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How to Support a Child with Behavioral Problems

How to Support a Child with Behavioral Problems

How to Support a Child with Behavioral Problems

In this guide, we discuss how to help a child with behavioral problems. Here’s how to support and guide them in the right direction.


Behavioral problems are common in children.

Ask any parent and they’ll tell you that as a fact! For some young people though, the problem runs a little deeper than an occasional breaking of the rules.

Indeed, in the US, 4.5 million children aged between 3 and 17 have a diagnosed behavior disorder.

These children experience extreme episodes of challenging behavior.

Supporting these guys can be just as hard. First and foremost, it can be difficult to know exactly how to help. Over time, with zero improvements, things can start to feel a little overwhelming.

Thankfully, with the right approach, it’s more than possible to offer appropriate and effective support. We wanted to offer some suggestions to help out. Interested in learning more?

Keep reading for seven tips for supporting a child with behavioral problems.

1. Consistency is Key

This piece of advice is more general in nature.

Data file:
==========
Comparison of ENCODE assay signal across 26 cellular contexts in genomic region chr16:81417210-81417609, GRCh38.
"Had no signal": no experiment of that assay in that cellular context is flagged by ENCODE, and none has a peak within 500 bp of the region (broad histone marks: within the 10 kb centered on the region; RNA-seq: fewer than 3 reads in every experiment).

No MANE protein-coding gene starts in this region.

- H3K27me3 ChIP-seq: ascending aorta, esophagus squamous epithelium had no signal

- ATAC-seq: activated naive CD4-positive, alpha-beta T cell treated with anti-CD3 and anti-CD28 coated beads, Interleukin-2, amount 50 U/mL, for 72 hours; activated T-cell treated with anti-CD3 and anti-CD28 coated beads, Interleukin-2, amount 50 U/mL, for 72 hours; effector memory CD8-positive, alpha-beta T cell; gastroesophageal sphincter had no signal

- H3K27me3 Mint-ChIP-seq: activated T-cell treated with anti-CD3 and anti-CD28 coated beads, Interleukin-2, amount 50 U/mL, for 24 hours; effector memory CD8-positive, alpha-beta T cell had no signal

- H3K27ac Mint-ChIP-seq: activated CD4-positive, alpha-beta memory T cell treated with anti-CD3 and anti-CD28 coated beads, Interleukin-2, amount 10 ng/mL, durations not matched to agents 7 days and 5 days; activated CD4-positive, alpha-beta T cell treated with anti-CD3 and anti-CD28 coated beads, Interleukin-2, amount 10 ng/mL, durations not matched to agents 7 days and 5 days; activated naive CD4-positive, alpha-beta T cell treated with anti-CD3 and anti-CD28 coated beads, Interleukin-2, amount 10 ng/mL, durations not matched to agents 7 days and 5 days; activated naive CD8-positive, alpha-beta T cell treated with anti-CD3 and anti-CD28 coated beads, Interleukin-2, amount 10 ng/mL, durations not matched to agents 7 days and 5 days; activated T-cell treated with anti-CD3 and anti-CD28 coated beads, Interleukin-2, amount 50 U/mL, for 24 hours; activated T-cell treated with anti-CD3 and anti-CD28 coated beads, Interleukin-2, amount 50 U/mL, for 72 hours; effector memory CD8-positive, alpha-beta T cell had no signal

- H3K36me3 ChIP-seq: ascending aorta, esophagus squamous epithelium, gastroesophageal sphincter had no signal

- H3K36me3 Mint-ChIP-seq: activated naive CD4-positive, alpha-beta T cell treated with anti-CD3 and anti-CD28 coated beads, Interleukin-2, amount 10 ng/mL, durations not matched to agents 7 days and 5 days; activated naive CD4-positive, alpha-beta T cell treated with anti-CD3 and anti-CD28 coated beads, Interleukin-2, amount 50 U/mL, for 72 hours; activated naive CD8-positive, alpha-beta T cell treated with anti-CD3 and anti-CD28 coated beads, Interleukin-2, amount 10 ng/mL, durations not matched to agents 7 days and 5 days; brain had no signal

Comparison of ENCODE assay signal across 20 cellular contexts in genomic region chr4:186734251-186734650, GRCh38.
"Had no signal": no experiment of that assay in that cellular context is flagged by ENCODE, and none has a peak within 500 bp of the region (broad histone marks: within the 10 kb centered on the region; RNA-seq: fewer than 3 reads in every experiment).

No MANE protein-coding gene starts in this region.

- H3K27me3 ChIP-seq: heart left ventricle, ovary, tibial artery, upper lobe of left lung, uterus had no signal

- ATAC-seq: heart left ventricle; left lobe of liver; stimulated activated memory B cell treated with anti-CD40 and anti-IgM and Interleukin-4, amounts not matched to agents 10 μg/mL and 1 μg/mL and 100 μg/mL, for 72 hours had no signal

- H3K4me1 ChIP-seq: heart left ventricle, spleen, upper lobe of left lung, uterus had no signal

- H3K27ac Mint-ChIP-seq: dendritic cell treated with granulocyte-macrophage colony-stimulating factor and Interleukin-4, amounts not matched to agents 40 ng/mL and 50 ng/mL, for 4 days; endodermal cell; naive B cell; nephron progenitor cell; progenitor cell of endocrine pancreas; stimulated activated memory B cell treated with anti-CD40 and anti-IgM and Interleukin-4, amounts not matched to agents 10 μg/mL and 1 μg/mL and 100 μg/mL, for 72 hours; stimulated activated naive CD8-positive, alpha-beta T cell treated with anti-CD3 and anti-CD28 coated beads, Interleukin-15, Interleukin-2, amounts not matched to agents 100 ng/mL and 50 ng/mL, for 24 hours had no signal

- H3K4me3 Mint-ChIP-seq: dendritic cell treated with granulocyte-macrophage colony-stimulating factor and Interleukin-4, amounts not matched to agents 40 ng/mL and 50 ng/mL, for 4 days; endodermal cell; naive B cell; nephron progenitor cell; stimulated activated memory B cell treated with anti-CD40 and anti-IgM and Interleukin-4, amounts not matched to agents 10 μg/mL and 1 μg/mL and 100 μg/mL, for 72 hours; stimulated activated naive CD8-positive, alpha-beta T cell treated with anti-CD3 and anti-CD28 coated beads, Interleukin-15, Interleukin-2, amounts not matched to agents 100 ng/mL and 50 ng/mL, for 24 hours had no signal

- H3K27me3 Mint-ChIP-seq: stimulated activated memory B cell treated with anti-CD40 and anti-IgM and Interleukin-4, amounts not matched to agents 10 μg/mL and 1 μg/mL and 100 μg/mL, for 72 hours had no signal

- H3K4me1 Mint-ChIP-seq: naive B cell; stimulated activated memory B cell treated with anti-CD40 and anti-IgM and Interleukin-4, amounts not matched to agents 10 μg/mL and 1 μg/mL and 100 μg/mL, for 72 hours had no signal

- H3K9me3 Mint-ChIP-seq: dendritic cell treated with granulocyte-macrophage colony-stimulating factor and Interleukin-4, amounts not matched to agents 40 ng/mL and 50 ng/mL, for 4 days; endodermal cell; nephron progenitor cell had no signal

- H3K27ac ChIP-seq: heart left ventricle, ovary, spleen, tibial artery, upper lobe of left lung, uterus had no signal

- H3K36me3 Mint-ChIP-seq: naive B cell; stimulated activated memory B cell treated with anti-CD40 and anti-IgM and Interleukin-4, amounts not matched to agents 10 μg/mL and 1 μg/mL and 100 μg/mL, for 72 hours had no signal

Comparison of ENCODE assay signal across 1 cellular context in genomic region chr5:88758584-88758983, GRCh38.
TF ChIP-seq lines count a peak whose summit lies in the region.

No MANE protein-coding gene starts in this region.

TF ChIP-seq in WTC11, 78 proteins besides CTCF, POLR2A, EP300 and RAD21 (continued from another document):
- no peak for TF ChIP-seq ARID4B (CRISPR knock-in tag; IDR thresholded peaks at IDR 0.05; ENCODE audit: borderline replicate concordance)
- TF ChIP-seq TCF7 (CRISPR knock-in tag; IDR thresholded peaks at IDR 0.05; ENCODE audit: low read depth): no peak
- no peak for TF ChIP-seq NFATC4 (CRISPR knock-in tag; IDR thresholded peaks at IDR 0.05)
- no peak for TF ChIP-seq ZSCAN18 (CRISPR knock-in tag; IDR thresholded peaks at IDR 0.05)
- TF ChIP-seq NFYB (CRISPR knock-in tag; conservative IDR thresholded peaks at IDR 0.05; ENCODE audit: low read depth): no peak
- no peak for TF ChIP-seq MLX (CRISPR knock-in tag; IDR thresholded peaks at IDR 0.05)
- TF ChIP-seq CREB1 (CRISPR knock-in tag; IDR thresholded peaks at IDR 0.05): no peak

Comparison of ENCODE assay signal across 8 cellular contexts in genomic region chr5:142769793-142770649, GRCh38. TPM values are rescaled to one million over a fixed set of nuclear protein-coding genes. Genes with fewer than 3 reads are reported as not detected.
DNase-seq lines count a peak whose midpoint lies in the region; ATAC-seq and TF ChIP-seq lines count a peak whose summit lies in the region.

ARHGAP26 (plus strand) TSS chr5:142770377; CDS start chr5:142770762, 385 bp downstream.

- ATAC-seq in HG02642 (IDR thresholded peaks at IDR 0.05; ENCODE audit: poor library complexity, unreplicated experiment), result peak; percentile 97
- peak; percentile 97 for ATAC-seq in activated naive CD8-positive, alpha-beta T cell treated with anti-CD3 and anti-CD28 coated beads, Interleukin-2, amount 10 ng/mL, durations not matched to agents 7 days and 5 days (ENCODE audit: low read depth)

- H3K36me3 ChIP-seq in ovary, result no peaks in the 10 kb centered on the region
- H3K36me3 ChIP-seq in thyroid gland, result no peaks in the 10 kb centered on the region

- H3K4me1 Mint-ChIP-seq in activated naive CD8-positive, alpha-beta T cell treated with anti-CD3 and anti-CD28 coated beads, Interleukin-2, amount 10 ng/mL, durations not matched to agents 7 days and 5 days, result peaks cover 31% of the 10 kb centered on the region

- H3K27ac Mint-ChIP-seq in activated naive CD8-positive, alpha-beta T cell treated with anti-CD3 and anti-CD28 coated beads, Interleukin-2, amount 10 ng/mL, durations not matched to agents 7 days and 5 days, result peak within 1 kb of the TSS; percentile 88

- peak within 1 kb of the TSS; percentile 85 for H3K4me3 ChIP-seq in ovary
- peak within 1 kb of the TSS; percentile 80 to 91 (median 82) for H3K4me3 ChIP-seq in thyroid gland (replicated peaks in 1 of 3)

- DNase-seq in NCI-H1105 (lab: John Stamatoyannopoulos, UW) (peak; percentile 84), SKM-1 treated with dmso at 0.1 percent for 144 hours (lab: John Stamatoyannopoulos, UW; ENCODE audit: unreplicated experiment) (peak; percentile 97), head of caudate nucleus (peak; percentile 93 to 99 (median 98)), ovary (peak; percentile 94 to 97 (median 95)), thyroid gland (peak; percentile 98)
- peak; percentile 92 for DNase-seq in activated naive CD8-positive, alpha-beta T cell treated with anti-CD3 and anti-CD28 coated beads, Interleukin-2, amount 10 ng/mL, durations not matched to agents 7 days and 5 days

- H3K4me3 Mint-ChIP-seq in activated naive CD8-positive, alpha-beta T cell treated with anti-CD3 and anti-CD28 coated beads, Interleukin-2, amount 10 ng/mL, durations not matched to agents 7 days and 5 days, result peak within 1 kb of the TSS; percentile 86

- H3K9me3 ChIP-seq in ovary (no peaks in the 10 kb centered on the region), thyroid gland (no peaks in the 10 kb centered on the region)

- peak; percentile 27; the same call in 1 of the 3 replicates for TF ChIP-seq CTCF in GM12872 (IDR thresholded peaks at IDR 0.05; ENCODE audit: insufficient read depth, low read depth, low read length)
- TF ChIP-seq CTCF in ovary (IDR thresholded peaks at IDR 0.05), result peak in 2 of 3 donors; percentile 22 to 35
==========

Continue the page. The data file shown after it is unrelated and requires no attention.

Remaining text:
It’s absolutely central to seeing progress in a child’s behavior though.

Inconsistency is confusing for kids. It makes it more difficult to realize the rules.

For example, imagine reprimanding them for particular wrongdoing. Then, they do it again but this time you let it slide. This sends mixed messages; it’s harder for them to separate right from wrong.

Likewise, everyone else who spends time with your child should strive to uphold the same rules and regulations. If they don’t, then they’ll learn to divide and conquer! Consistency must be maintained among everyone involved.

2. Avoid Empty Threats and Promises

A key component of consistency is following through on what you say.

It’s never fun to be promised something that doesn’t happen. It makes it harder for children to understand and predict the outcomes. Cause and effect become harder to ascertain.

“If I do this, then that will happen”.

They must realize the consequences of their actions. For that to happen, you must be consistent in your delivery. Threatening a punishment that never comes is anathema to this endeavor.